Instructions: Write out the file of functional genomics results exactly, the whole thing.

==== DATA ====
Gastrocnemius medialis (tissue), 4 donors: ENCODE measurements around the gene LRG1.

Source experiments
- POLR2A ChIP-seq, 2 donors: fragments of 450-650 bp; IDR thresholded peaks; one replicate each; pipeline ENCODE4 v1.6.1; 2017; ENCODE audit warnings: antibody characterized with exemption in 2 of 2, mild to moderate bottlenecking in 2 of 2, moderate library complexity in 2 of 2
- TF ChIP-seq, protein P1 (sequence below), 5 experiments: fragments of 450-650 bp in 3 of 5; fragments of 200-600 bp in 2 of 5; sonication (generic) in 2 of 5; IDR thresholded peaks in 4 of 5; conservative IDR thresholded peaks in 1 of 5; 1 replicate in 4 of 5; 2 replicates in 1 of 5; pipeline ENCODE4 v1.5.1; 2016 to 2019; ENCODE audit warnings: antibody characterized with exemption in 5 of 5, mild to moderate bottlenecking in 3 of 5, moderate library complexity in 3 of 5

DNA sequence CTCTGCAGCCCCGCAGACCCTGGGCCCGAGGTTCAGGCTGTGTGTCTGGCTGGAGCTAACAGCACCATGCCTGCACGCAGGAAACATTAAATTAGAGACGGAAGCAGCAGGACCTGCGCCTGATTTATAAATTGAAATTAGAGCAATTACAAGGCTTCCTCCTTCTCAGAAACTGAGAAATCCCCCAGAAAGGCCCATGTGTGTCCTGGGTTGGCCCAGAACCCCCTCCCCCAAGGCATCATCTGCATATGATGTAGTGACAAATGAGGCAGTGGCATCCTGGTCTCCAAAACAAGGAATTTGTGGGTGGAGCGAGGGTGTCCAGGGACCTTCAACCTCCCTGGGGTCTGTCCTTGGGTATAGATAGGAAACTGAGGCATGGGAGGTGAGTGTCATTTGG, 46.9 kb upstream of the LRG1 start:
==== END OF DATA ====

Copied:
Gastrocnemius medialis (tissue), 4 donors: ENCODE measurements around the gene LRG1.

Source experiments
- POLR2A ChIP-seq, 2 donors: fragments of 450-650 bp; IDR thresholded peaks; one replicate each; pipeline ENCODE4 v1.6.1; 2017; ENCODE audit warnings: antibody characterized with exemption in 2 of 2, mild to moderate bottlenecking in 2 of 2, moderate library complexity in 2 of 2
- TF ChIP-seq, protein P1 (sequence below), 5 experiments: fragments of 450-650 bp in 3 of 5; fragments of 200-600 bp in 2 of 5; sonication (generic) in 2 of 5; IDR thresholded peaks in 4 of 5; conservative IDR thresholded peaks in 1 of 5; 1 replicate in 4 of 5; 2 replicates in 1 of 5; pipeline ENCODE4 v1.5.1; 2016 to 2019; ENCODE audit warnings: antibody characterized with exemption in 5 of 5, mild to moderate bottlenecking in 3 of 5, moderate library complexity in 3 of 5

DNA sequence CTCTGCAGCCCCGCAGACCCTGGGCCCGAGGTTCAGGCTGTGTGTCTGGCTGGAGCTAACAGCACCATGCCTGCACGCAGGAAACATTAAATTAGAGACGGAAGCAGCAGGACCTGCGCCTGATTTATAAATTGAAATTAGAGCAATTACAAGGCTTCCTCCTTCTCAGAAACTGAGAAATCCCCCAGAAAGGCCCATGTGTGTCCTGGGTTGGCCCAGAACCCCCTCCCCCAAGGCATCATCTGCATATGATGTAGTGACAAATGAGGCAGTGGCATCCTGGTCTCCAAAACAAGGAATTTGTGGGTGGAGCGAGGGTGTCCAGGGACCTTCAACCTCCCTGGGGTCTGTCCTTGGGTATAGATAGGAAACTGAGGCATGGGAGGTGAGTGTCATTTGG, 46.9 kb upstream of the LRG1 start: